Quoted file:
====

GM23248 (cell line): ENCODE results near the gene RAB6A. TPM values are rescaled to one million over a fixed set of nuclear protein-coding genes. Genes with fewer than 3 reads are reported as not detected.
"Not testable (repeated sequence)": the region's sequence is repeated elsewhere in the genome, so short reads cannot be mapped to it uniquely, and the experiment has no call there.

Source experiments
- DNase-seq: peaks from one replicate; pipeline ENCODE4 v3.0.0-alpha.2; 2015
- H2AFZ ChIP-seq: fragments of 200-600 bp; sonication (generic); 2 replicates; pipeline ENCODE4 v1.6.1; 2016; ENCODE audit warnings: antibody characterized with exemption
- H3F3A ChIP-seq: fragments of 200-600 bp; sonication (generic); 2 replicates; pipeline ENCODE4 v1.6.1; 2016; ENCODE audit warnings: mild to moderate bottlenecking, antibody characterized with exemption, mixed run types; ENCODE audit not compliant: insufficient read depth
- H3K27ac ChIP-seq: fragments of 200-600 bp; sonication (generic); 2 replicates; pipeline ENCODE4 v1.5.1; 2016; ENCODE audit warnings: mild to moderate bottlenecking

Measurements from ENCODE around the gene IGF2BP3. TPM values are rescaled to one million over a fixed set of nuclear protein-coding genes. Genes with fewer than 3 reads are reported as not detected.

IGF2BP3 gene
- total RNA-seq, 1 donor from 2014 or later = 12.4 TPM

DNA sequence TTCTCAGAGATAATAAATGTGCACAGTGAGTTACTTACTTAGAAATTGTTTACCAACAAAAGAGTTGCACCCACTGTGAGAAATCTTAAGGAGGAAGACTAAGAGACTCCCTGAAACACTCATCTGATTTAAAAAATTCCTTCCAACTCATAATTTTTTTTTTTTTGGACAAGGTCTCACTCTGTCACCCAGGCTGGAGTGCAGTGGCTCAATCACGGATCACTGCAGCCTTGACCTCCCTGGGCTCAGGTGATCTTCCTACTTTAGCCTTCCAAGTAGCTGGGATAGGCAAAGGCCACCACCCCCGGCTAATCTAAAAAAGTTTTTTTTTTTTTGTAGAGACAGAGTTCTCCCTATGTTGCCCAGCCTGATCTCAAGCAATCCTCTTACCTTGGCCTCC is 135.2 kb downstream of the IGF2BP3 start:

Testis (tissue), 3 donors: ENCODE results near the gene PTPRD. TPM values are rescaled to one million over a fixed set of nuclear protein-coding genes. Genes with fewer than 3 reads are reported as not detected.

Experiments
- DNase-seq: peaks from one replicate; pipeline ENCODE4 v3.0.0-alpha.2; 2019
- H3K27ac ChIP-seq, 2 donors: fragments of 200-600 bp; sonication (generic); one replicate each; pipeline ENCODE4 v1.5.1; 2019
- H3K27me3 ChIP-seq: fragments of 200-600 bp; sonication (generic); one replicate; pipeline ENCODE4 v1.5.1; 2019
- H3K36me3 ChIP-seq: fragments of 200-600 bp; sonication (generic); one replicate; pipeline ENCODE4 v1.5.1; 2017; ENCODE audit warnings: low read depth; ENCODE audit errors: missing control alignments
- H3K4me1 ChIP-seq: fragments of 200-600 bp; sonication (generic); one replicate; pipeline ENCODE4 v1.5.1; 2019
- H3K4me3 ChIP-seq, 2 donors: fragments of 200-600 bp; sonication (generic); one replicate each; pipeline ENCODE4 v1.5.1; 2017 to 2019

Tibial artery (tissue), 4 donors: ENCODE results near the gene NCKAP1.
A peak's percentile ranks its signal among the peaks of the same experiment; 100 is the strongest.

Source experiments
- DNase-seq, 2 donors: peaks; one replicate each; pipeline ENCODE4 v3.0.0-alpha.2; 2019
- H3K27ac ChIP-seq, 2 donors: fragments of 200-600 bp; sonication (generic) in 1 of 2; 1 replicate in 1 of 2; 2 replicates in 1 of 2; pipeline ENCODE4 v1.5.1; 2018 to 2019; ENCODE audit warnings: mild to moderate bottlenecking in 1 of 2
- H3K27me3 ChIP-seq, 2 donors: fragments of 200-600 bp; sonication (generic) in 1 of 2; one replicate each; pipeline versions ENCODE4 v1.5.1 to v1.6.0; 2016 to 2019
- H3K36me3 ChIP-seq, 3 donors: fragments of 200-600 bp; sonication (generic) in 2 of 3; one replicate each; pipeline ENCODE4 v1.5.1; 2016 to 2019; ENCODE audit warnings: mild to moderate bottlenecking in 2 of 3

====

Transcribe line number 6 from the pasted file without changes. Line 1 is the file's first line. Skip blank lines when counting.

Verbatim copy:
- H3F3A ChIP-seq: fragments of 200-600 bp; sonication (generic); 2 replicates; pipeline ENCODE4 v1.6.1; 2016; ENCODE audit warnings: mild to moderate bottlenecking, antibody characterized with exemption, mixed run types; ENCODE audit not compliant: insufficient read depth